6. Construction worker Jacob Hurl meets one of his rescuers, London firefighter Stephen Hilton, at London's No.3 fire station on Monday.  Hurl was trapped for 4.5 hours in the rubble of the Nest on Wonderland, an apartment building that partially collapsed on December 11, 2020, while under construction.  (Derek Ruttan / The London Free Press)

    “To see him walk is incredible”: worker injured in collapse meets rescuers

  7. Workers were allowed to return to the construction site at 555 Teeple Terrace on Wednesday.  The four-story building partially collapsed on December 11, killing two men and injuring five others.  (Derek Ruttan / The London Free Press)

    Workers cleared to return to construction site two months after deadly collapse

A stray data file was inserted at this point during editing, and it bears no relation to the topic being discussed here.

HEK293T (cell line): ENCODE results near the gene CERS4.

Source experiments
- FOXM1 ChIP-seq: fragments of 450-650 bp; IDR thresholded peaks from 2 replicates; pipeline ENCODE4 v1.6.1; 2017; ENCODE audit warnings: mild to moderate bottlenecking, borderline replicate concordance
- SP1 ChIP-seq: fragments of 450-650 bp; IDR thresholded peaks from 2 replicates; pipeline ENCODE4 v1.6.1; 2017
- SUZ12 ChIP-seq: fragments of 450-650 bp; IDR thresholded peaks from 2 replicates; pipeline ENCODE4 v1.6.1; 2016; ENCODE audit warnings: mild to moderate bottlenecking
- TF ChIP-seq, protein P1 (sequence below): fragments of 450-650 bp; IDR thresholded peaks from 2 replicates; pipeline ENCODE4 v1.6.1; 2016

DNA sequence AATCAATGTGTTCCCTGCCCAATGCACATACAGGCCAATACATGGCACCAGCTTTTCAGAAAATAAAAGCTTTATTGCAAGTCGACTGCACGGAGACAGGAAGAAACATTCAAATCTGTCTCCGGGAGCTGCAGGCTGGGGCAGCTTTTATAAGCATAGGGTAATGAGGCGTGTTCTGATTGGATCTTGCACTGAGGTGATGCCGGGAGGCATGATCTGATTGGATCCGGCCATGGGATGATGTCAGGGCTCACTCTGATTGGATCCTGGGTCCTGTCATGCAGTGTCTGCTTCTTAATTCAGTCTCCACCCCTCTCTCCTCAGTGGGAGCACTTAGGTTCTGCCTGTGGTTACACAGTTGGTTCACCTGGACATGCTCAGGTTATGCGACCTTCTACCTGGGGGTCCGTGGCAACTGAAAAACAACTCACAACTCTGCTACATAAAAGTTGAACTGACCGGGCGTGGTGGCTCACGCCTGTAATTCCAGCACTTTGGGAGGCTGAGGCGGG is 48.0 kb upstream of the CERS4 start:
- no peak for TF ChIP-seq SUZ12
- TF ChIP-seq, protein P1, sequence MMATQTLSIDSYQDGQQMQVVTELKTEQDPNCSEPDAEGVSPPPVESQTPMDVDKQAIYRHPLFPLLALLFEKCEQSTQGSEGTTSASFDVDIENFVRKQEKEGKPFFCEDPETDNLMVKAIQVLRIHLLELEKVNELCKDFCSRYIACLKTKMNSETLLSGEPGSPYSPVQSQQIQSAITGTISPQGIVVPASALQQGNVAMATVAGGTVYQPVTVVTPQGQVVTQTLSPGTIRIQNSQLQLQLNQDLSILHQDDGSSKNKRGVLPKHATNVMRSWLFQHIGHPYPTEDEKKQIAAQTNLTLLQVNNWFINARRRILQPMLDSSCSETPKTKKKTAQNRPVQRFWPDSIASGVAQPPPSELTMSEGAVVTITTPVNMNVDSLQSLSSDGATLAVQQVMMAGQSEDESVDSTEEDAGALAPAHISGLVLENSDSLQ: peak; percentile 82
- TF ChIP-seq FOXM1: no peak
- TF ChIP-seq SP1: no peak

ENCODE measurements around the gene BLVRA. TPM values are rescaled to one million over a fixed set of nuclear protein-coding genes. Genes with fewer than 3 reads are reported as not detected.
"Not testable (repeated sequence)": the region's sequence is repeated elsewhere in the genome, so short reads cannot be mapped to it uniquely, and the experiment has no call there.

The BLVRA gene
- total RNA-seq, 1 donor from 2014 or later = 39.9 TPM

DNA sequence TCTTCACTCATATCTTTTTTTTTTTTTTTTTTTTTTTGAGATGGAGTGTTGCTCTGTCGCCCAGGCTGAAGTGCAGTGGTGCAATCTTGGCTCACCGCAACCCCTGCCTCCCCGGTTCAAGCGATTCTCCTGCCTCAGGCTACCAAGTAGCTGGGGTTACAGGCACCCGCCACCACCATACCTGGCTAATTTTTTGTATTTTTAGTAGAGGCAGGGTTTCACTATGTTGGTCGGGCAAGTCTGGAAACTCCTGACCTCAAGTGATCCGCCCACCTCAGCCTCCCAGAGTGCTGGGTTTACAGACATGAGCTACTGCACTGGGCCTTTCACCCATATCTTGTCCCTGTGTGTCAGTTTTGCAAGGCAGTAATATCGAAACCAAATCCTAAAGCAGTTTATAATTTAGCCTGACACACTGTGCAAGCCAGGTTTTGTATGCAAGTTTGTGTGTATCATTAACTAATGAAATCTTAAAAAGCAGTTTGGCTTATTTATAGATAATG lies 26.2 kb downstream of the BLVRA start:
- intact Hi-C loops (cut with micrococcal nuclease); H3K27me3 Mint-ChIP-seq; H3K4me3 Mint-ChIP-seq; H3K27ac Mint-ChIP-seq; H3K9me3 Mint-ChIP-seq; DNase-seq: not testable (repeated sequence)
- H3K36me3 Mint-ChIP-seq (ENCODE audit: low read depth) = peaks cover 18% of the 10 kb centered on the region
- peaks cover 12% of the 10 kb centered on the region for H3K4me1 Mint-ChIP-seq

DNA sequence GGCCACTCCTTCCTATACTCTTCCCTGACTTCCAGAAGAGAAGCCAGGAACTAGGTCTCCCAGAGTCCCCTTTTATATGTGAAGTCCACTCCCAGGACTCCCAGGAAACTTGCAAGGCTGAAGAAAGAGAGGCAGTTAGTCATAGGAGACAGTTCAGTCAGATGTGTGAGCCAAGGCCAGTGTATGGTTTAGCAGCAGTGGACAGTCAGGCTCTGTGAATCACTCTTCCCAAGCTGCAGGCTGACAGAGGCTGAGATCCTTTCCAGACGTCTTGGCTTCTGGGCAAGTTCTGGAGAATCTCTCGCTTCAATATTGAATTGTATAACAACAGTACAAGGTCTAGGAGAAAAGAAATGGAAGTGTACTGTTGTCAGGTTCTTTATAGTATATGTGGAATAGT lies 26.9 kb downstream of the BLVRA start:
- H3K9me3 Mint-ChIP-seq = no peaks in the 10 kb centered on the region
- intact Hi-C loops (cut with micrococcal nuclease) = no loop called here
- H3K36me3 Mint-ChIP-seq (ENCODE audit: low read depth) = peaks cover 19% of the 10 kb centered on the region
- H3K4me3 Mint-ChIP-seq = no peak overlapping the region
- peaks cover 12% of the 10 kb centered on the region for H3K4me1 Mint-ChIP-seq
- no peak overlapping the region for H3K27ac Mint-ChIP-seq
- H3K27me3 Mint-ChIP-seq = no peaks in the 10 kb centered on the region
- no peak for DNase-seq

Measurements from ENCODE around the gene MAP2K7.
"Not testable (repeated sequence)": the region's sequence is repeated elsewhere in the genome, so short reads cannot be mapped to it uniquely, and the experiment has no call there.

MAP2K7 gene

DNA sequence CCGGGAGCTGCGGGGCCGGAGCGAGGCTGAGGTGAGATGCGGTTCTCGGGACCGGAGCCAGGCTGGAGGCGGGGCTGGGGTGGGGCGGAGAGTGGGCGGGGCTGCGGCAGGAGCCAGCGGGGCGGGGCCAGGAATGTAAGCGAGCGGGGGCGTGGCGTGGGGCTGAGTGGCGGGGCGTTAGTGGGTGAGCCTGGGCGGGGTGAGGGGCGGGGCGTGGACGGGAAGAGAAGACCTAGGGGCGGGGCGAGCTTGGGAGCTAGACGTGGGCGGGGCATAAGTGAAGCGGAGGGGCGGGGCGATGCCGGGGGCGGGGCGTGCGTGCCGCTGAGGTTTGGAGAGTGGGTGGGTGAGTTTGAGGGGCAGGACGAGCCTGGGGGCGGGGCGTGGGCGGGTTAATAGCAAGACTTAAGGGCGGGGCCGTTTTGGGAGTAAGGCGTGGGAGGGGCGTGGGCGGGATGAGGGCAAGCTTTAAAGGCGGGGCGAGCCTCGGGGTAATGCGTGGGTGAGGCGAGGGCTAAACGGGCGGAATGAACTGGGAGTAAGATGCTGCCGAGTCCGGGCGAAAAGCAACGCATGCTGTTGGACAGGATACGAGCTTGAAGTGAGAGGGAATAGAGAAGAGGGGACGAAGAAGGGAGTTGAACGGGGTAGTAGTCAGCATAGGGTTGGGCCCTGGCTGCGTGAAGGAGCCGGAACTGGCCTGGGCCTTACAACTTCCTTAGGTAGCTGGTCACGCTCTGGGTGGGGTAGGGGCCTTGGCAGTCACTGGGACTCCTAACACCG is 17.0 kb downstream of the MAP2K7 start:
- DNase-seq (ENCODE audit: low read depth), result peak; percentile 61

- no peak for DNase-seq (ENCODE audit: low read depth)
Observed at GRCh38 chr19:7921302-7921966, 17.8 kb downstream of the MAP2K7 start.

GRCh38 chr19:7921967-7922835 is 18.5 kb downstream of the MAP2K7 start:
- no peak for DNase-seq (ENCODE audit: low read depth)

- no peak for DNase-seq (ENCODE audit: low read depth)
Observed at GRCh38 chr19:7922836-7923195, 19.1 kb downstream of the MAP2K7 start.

“Last year was a deadly period on construction sites in Ontario. It was devastating and unacceptable and the killings did not stop, ”Coates said.

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She also called for local police to investigate the deaths using the prism of criminal negligence in Bill C-45.

“We need to see this kind of accountability from our justice system. Too often, accountability and action for workplace injuries and fatalities comes too slowly. When investigations are protracted, it is not only difficult to hold workplaces accountable, but it means workers have to wait longer for changes that may be needed on job sites to ensure that incidents that put workers at risk do not. reproduce more. “

As the construction industry and families await the findings of the investigation, the tragedy has attracted significant legal attention. Two lawsuits were filed in the apartment accident. The owners of Nest on Wonderland Inc. are suing their insurance company Intact Insurance for $ 4 million, claiming the insurer refuses to pay some damages related to the collapse.